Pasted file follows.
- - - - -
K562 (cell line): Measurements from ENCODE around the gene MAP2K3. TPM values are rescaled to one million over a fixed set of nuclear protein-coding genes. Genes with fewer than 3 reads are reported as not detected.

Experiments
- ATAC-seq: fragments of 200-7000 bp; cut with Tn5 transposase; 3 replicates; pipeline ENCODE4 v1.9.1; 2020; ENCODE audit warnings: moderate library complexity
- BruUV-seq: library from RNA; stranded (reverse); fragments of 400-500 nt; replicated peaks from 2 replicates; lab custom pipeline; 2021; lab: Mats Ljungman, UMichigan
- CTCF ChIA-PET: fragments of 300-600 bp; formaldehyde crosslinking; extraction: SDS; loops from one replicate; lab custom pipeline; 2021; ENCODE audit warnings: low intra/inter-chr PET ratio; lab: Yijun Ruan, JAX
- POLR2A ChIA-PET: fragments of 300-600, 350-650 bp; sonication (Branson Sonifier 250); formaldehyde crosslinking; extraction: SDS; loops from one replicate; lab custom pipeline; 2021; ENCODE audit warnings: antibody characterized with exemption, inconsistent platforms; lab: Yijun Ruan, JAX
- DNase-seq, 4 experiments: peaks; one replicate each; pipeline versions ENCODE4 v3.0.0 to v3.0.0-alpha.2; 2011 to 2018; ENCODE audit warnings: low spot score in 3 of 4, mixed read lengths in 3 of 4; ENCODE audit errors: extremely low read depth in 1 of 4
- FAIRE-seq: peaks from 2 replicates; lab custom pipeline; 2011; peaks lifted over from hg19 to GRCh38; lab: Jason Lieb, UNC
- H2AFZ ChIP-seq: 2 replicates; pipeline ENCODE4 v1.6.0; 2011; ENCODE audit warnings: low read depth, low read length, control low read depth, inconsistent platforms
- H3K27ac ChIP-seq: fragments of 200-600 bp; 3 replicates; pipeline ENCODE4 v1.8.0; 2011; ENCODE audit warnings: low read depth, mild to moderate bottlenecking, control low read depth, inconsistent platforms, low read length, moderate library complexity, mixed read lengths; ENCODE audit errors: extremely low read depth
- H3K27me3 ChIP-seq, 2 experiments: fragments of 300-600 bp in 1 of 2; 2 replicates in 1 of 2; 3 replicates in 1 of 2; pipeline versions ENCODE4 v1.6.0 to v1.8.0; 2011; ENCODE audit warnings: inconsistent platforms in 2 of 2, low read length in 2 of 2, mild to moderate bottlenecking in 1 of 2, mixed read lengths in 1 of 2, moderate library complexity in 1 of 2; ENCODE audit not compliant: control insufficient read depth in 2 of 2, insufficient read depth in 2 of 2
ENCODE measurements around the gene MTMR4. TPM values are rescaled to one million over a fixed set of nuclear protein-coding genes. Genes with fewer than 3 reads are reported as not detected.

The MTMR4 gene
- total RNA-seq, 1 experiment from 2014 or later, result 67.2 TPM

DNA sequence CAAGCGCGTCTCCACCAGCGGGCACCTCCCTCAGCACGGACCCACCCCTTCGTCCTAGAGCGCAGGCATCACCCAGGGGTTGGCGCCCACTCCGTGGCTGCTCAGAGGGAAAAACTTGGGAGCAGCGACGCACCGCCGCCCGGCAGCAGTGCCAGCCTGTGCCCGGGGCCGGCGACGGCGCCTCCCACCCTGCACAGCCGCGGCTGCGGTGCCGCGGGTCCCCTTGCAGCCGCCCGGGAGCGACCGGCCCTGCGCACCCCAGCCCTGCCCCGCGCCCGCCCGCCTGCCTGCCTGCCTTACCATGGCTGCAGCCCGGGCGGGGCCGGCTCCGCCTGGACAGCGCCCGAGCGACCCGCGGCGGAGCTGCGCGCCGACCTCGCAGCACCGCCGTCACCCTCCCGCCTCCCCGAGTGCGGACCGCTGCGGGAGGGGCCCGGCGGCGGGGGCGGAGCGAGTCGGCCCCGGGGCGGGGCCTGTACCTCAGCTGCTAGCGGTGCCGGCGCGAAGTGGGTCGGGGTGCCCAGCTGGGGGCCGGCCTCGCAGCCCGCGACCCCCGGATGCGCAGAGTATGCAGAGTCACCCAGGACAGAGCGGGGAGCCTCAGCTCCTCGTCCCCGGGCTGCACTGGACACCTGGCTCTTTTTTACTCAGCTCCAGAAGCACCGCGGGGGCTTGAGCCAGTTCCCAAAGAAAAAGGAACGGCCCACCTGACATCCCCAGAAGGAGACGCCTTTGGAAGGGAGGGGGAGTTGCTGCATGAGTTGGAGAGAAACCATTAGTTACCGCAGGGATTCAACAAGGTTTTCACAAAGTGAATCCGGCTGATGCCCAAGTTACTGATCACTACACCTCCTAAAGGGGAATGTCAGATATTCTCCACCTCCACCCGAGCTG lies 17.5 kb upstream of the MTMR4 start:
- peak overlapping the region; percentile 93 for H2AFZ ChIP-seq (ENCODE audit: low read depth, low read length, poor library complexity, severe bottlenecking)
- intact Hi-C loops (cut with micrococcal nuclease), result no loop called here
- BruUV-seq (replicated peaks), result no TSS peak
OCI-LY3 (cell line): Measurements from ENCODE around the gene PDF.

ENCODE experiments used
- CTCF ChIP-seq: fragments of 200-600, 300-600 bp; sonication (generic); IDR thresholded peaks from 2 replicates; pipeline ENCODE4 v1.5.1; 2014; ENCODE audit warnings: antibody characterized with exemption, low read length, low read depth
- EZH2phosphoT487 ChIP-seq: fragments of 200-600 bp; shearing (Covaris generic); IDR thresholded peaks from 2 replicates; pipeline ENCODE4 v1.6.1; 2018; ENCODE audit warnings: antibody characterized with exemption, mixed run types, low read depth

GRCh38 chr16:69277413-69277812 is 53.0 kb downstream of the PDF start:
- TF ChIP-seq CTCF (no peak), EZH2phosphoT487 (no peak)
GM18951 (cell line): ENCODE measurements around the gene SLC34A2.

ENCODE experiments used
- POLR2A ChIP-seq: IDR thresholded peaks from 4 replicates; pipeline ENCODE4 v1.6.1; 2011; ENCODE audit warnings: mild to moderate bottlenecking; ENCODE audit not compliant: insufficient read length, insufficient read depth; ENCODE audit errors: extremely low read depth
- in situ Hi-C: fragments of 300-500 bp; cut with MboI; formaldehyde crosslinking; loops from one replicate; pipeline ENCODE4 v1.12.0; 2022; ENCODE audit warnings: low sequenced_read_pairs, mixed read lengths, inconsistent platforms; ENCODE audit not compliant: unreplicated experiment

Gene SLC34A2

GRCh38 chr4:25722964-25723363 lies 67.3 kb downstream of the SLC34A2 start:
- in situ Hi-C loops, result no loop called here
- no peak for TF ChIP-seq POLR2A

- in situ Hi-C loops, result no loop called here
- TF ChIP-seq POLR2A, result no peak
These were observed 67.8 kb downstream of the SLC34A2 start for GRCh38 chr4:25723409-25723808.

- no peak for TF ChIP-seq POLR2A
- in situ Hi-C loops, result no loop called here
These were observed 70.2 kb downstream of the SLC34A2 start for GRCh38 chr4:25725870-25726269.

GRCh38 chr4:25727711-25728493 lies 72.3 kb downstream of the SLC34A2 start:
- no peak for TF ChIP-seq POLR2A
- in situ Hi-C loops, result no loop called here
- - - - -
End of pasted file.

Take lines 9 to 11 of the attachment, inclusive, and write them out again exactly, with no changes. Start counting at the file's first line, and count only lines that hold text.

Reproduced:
- H2AFZ ChIP-seq: 2 replicates; pipeline ENCODE4 v1.6.0; 2011; ENCODE audit warnings: low read depth, low read length, control low read depth, inconsistent platforms
- H3K27ac ChIP-seq: fragments of 200-600 bp; 3 replicates; pipeline ENCODE4 v1.8.0; 2011; ENCODE audit warnings: low read depth, mild to moderate bottlenecking, control low read depth, inconsistent platforms, low read length, moderate library complexity, mixed read lengths; ENCODE audit errors: extremely low read depth
- H3K27me3 ChIP-seq, 2 experiments: fragments of 300-600 bp in 1 of 2; 2 replicates in 1 of 2; 3 replicates in 1 of 2; pipeline versions ENCODE4 v1.6.0 to v1.8.0; 2011; ENCODE audit warnings: inconsistent platforms in 2 of 2, low read length in 2 of 2, mild to moderate bottlenecking in 1 of 2, mixed read lengths in 1 of 2, moderate library complexity in 1 of 2; ENCODE audit not compliant: control insufficient read depth in 2 of 2, insufficient read depth in 2 of 2